Jan. 6 Panel Takes Crucial Step of Broadening Probe Beyond Capitol Attack

WASHINGTON, DC - JULY 27: Chairman Rep. Bennie Thompson (D-MS) (R) and Rep. Liz Cheney (R-WY) (C), joined by fellow committee members, speak to the media following a hearing of the House Select Committee investigatin... WASHINGTON, DC - JULY 27: Chairman Rep. Bennie Thompson (D-MS) (R) and Rep. Liz Cheney (R-WY) (C), joined by fellow committee members, speak to the media following a hearing of the House Select Committee investigating the January 6 attack on the U.S. Capitol on July 27, 2021 at the Cannon House Office Building in Washington, DC. Members of law enforcement testified about the attack by supporters of former President Donald Trump on the U.S. Capitol. According to authorities, about 140 police officers were injured when they were trampled, had objects thrown at them, and sprayed with chemical irritants during the insurrection. (Photo by Chip Somodevilla/Getty Images) MORE LESS

Two new batches of subpoenas from the House Jan. 6 committee send a strong signal that the panel will not over-focus on the Capitol attack as an isolated event, but will instead investigate the full Trump conspiracy to subvert the 2020 election.

Other recent activities by the committee also suggest that the panel wants to probe the months of groundwork it took to create the Big Lie that the 2020 election was stolen, beginning in early 2020, and not just the insurrection itself.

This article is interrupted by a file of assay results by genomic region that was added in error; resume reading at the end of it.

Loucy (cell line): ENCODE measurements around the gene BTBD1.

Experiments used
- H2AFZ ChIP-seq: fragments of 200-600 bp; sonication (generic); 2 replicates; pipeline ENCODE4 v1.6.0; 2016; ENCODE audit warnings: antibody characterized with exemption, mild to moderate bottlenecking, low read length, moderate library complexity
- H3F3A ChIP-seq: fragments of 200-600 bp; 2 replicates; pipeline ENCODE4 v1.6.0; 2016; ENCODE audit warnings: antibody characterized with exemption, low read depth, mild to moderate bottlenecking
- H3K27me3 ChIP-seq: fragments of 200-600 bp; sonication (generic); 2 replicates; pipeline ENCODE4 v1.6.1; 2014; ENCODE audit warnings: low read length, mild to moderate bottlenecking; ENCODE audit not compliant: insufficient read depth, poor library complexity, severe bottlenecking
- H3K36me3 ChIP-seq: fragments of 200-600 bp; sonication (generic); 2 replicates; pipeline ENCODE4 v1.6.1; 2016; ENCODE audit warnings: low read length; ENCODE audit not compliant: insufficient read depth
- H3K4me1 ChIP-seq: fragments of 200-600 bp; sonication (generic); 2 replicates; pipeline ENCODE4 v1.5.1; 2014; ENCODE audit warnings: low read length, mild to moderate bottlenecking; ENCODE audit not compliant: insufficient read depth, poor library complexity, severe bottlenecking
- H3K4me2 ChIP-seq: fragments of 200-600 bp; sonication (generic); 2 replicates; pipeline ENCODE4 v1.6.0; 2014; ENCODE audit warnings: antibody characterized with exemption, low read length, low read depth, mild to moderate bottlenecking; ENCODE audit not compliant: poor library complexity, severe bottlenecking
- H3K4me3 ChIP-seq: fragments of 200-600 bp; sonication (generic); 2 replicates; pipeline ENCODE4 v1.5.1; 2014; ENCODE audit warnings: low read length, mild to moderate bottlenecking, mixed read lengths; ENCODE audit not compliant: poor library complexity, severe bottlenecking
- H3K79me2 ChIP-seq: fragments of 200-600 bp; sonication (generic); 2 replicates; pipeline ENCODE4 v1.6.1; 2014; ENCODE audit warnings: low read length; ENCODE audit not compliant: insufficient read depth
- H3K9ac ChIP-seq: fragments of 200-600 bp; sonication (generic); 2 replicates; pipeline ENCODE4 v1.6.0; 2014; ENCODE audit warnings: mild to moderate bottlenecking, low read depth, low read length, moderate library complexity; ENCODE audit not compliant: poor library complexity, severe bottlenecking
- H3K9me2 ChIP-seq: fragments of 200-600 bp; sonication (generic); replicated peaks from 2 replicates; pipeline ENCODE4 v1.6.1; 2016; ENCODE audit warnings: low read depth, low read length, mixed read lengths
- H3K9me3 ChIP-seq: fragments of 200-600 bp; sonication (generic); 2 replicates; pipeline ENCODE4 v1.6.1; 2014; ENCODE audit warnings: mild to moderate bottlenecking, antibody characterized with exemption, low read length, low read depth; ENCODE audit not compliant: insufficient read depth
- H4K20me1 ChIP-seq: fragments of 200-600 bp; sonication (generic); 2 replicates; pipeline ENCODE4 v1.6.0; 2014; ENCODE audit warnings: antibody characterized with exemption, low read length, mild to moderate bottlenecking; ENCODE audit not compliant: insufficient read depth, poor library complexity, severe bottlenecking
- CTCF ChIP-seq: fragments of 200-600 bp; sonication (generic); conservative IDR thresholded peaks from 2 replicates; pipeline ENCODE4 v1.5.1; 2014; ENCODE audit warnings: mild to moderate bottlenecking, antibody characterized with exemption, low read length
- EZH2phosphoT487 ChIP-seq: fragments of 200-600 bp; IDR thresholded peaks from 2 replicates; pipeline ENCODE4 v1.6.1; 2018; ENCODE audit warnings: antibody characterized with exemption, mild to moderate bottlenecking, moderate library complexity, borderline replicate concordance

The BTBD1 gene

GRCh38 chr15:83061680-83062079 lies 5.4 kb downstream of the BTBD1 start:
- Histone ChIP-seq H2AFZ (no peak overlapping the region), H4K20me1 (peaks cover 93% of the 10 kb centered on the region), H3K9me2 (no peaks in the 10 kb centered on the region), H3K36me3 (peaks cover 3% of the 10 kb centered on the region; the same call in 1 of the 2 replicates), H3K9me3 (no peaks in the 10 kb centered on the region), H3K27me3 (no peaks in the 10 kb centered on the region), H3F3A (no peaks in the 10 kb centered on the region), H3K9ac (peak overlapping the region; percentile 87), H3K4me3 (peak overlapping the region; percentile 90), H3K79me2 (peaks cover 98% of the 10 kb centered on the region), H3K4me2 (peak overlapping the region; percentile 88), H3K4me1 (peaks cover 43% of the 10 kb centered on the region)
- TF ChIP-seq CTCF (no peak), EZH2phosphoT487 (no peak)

“In the days before the January 6th attack, the former President’s closest allies and advisors drove a campaign of misinformation about the election and planned ways to stop the count of Electoral College votes,” panel chairman Rep. Bennie Thompson (D-MS) said in a Monday statement. “The Select Committee needs to know every detail about their efforts to overturn the election, including who they were talking to in the White House and in Congress, what connections they had with rallies that escalated into a riot, and who paid for it all.”

Former Congressional investigations staffers expressed concern to TPM this summer that the probe wouldn’t go far enough to understand the true scope of the attack – one that began with the attempt to subvert the election and continue through Jan. 6.

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Monday’s subpoenas include Bill Stepien, Trump’s 2020 campaign manager, Michael Flynn, another Trump adviser who advocated for martial law in December 2020, and Bernie Kerik, a Giuliani associate reportedly involved in planning for the Jan. 6 rally on the ellipse.

On Tuesday, the panel issued another round of subpoenas, taking the investigation deeper into how the Big Lie was promoted. That includes demands for interviews and documents from former White House press secretary Kayleigh McEnany and from former senior adviser Stephen Miller, as well as a series of lower-profile aides involved in spreading the idea that the election was stolen.

The expansion comes as Trump and those who pushed the Big Lie have become more aggressive in trying to block the investigation and in asserting that they were in the right.

Jeff Clark, the former DOJ official who tried to have the department intervene in the election, stonewalled investigators on Friday. Federal prosecutors are currently reviewing whether to prosecute Steve Bannon for contempt of Congress after disobeying a committee subpoena.

Trump, who retreated from public view for a few months after he left office, reportedly told Republican lawmakers on Monday that the real “insurrection” took place on Election Day 2020, and not Jan. 6, 2021.